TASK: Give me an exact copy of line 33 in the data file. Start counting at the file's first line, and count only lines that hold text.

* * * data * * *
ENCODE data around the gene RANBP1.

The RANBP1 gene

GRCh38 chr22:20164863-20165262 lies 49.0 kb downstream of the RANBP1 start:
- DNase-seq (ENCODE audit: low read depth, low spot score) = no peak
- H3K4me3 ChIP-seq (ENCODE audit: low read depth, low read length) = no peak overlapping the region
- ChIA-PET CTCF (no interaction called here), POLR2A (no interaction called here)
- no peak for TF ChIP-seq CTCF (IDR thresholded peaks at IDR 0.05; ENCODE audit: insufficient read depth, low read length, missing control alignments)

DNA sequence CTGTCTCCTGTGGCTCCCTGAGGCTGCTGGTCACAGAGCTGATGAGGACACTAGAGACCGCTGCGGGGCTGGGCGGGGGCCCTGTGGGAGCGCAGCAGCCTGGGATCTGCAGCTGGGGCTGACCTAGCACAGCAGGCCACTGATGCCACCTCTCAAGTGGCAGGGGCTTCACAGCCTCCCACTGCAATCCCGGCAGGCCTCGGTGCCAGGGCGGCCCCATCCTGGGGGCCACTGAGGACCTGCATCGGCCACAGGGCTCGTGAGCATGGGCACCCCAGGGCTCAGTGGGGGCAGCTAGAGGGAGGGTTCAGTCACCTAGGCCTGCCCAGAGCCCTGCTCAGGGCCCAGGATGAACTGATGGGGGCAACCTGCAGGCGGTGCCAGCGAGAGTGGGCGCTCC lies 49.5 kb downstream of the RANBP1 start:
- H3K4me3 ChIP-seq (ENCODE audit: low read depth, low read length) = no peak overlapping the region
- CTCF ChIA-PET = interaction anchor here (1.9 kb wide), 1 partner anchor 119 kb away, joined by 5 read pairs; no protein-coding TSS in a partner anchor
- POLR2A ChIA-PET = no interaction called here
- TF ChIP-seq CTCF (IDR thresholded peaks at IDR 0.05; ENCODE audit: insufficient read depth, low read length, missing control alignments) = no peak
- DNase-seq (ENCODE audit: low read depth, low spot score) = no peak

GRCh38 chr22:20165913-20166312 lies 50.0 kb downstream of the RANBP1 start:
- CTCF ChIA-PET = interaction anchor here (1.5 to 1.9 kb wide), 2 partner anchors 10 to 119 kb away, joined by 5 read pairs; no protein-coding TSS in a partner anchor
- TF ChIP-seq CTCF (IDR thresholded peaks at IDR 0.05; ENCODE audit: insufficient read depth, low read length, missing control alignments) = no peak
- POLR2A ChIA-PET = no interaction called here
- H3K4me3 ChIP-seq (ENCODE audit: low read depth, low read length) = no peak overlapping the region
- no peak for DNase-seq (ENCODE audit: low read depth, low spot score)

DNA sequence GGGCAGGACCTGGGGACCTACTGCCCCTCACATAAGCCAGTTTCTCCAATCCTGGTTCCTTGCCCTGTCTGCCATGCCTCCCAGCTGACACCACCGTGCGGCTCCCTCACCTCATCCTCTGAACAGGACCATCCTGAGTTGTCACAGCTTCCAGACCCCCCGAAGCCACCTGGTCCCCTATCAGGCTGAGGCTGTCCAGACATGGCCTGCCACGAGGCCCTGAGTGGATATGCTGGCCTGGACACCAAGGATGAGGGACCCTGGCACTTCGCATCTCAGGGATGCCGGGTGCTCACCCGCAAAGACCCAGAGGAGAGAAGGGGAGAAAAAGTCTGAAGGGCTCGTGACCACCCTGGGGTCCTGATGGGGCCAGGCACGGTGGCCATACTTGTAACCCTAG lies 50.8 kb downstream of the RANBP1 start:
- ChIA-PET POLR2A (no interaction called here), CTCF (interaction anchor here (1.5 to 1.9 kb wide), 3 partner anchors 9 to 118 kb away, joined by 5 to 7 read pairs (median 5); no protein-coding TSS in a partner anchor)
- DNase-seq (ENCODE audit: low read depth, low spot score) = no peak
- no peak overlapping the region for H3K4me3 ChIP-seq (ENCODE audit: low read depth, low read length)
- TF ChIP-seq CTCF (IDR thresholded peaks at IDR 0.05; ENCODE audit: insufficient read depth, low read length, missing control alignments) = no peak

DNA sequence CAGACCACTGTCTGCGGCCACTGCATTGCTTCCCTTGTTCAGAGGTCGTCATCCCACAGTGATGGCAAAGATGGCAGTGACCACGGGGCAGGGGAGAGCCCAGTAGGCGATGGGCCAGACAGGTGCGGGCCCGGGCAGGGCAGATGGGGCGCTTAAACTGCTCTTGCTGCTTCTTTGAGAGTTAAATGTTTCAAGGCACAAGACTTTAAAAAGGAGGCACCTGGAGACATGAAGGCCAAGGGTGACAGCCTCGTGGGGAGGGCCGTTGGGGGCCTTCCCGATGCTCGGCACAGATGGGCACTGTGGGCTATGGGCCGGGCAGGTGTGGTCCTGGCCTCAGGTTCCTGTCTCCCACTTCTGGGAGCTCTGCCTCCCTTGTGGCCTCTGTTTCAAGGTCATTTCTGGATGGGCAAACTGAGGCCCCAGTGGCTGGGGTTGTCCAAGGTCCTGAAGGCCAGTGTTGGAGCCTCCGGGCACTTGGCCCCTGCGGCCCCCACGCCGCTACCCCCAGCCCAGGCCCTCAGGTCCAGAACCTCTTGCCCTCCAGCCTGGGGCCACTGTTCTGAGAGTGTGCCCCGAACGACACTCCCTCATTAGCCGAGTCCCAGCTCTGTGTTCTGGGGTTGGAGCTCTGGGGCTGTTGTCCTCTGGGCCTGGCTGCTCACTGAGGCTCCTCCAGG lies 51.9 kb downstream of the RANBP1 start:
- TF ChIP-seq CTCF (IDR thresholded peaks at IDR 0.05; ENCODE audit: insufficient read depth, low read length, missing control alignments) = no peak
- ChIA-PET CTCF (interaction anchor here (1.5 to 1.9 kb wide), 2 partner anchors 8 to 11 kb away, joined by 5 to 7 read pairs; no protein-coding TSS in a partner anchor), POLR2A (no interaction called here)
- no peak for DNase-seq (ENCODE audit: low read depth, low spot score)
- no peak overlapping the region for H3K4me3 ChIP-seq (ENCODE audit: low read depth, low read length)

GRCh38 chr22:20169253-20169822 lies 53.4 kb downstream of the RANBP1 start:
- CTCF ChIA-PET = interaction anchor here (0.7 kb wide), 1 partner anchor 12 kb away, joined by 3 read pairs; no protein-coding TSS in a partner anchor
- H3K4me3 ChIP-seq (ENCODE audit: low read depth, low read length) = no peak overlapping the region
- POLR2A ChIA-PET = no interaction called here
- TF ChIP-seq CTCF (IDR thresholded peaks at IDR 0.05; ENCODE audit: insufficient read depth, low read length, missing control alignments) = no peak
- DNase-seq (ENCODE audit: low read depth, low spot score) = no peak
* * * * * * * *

- POLR2A ChIA-PET = no interaction called here